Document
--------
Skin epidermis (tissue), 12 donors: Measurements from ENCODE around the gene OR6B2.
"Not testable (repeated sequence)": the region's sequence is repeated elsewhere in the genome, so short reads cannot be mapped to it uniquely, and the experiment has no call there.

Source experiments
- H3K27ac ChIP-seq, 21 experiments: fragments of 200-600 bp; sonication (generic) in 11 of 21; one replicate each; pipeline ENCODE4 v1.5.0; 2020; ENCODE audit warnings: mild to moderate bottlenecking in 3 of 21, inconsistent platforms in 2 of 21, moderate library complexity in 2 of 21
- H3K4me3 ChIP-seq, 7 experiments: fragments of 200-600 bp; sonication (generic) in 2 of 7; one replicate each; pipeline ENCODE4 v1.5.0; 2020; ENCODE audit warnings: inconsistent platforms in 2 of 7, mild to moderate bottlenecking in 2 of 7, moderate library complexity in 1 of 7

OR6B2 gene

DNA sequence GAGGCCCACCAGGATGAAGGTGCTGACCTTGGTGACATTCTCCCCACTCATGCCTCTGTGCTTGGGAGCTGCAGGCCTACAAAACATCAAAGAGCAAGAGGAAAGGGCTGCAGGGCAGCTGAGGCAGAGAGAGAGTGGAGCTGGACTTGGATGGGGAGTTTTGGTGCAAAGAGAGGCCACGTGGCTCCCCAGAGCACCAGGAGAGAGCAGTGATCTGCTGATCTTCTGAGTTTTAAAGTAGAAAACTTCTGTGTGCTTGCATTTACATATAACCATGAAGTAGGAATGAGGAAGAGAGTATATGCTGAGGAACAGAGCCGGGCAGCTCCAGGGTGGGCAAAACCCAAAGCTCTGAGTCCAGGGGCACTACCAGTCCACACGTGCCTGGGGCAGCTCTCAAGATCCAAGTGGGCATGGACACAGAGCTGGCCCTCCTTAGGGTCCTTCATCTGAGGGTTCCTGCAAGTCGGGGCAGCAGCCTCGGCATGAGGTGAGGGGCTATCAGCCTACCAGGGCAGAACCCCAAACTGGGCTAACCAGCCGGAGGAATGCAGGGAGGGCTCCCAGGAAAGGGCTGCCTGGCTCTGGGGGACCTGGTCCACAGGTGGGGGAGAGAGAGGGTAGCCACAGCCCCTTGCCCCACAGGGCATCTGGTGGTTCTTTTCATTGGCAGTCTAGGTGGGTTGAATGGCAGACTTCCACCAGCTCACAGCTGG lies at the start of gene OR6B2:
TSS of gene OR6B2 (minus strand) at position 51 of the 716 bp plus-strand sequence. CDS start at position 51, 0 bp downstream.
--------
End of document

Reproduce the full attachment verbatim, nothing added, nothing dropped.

Skin epidermis (tissue), 12 donors: Measurements from ENCODE around the gene OR6B2.
"Not testable (repeated sequence)": the region's sequence is repeated elsewhere in the genome, so short reads cannot be mapped to it uniquely, and the experiment has no call there.

Source experiments
- H3K27ac ChIP-seq, 21 experiments: fragments of 200-600 bp; sonication (generic) in 11 of 21; one replicate each; pipeline ENCODE4 v1.5.0; 2020; ENCODE audit warnings: mild to moderate bottlenecking in 3 of 21, inconsistent platforms in 2 of 21, moderate library complexity in 2 of 21
- H3K4me3 ChIP-seq, 7 experiments: fragments of 200-600 bp; sonication (generic) in 2 of 7; one replicate each; pipeline ENCODE4 v1.5.0; 2020; ENCODE audit warnings: inconsistent platforms in 2 of 7, mild to moderate bottlenecking in 2 of 7, moderate library complexity in 1 of 7

OR6B2 gene

DNA sequence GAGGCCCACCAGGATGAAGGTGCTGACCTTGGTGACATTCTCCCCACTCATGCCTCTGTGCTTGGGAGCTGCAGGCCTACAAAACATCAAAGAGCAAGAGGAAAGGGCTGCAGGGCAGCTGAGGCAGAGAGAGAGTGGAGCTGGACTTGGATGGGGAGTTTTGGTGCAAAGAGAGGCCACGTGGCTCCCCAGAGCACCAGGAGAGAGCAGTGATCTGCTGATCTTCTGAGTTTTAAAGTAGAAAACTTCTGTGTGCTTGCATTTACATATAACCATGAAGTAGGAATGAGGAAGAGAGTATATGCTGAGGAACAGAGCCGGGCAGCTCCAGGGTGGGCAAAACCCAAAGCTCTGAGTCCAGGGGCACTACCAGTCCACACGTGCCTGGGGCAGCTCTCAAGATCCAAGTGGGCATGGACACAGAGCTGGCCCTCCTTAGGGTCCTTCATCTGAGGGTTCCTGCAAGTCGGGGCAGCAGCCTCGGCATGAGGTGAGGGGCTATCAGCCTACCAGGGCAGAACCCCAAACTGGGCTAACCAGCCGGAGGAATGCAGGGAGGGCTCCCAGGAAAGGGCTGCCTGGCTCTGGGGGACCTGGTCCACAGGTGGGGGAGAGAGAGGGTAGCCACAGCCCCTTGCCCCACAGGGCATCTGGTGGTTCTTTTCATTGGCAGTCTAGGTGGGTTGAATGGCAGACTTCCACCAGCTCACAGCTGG lies at the start of gene OR6B2:
TSS of gene OR6B2 (minus strand) at position 51 of the 716 bp plus-strand sequence. CDS start at position 51, 0 bp downstream.